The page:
If the latter seeks to transmit an experience or to share an idea, the communication may be considered successful if there is evidence of at least approximate understanding by the recipient. It is obvious that the criteria for success in communication are fairly gross. This, however, cannot be avoided since it is often impossible to convey with complete exactness the inner experience of communicator or to involve in the recipient precisely the state sought by the initiator.
(b) Communication and Expression:
The originator of a communication has a purpose in initiating the process. The purpose may be varied of multiple but an intention of creating some sort of effect on another person or persons is always present. One may, however, witness the product of stimuli resembling communication, stimuli that lacks the intention of communication.
Under such conditions the originator of the stimuli may be expressing something but he will not intentionally be communicating anything. The infant cries because of an internal state of feeling and not because of any desire to produce an effect. Only after this cry has been repeatedly followed by gratifying effects can it be regarded as being used as a communication device.
Lecturers in college classes sometimes give the impression that they are talking because of the need to talk rather than to communicate with their hearers. Exclamation of pain, grimaces, posture attitudes, writings, paintings, drawings, sculptures, musical composition all these may be merely expressions or reflections of internal state. Only when they are intended to produce effects or when they succeed in producing effects, may they be considered forms of communication.
Desai (1969) has spelt out the following points relating to communication effectiveness:
(i) It must be clear in purpose and intention;
(ii) It must be lucid and should be based on felt need;
(iii) The communicator should build up proper rapport with the communicate by accepting his feelings;
(iv) The communicator should help the communicate to listen, to participate and to cooperate; and
(v) Language must be understandable.
(c) Learning Theory:
The psychology of learning offers a number of versions of the mechanisms and processes of human learning and in doing so provides one basic form of a theory of communicator. Despite the differences of approach, and especially the varying emphasis as between cognitive and behavioural elements, virtually all theory in the psychology of learning gives an important place to association as the underlying principle of effective communication.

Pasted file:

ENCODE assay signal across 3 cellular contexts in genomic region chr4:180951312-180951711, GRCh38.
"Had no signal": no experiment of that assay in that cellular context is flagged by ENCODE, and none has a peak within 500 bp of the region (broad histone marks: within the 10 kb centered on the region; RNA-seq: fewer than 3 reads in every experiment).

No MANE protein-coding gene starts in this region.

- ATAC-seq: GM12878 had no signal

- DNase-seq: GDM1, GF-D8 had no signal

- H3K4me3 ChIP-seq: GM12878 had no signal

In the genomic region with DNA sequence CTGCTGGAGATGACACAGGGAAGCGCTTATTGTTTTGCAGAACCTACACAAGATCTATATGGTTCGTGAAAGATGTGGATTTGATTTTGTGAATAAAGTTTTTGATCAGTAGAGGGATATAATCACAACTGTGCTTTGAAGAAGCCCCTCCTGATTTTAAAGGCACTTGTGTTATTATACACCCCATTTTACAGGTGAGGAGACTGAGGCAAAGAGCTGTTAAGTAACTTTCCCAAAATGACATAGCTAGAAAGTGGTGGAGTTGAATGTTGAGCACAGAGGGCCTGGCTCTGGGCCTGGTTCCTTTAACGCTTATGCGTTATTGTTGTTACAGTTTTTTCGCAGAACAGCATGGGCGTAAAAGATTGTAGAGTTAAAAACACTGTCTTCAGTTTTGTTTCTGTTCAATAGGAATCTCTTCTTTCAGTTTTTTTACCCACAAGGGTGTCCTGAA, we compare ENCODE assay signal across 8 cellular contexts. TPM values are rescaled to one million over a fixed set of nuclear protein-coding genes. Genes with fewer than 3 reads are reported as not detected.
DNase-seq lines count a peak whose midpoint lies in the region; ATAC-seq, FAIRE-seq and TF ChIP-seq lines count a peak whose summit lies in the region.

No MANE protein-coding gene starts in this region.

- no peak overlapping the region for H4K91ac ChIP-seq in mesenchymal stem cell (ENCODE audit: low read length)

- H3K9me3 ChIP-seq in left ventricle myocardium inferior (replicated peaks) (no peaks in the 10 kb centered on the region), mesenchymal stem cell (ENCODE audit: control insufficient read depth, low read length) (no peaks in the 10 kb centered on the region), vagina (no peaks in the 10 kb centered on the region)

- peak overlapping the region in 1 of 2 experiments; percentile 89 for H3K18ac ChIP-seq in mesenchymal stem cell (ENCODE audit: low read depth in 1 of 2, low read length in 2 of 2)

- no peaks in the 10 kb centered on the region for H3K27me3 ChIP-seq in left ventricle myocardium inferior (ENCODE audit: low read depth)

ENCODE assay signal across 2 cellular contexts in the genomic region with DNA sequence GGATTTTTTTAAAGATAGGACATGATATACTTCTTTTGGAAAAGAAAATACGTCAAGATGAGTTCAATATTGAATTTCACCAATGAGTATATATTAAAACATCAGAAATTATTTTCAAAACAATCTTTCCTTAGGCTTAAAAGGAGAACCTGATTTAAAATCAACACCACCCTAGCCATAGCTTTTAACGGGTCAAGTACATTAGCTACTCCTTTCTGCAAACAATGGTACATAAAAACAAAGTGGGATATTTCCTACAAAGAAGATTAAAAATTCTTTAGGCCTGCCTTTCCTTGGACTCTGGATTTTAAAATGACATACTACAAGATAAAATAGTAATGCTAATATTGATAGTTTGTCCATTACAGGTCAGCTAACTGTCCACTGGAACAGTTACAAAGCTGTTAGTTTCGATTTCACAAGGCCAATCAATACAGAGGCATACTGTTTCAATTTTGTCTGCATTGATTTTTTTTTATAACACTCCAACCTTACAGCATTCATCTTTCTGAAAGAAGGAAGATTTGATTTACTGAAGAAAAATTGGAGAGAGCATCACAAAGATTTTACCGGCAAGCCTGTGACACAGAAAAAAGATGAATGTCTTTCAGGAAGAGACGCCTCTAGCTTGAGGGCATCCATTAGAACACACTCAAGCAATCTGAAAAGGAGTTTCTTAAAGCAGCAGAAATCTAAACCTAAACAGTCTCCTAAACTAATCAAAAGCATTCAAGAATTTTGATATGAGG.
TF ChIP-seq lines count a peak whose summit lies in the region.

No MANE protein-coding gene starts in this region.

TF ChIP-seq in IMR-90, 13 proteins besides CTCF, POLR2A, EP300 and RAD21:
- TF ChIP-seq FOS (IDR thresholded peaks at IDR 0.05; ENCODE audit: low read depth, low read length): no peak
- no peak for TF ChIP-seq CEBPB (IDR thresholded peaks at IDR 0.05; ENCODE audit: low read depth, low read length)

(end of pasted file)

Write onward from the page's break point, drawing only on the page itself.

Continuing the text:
Briefly, the relationship between stimulus and response is seen to provide the key to both learning and communication (in the sense of teaching). Different theorists have emphasized different elements in the learning process; for instance, Hull (1948) stresses drives, Thorndike (1932) reward, Tolman (1932) the cognitive clement, Skinner (1957), reinforcement, but all seem to share a general framework of concepts, which is also a framework for understanding how communication works.
Every action may be conceived of, as a response, which presumes a preceding stimulus. The response behaviour “triggered off” or otherwise caused by any stimulus, has consequences which are ultimately accountable in term of a reduction of tension, a return to equilibrium or stasis which is the “normal” state of the organism and of the larger system of which it forms part.
Human communication, in this view, is that process which links individuals to each other and to their environment. Communication, whereas transmission or reception originates in an experience of tension and should be explained in terms of its function, actual or anticipated, in reducing the state of tension.
People enter into communication relationships, as a result of an experience of tension, within a shared environment, some prior stimulus exerts pressure on them to transmit information or to respond to information, which comes to their attention. The communication situation is interpreted as one where the needs of the participants are satisfied in a calculable way.
The relationship between participants is a functional and mechanistic one, either useful or unavoidable. The sender relates to the receiver either instrumentally to achieve some planned and predictable response and effect, or out of necessity. Similarly, the receiver attends because it is useful or because he is conditioned to do so.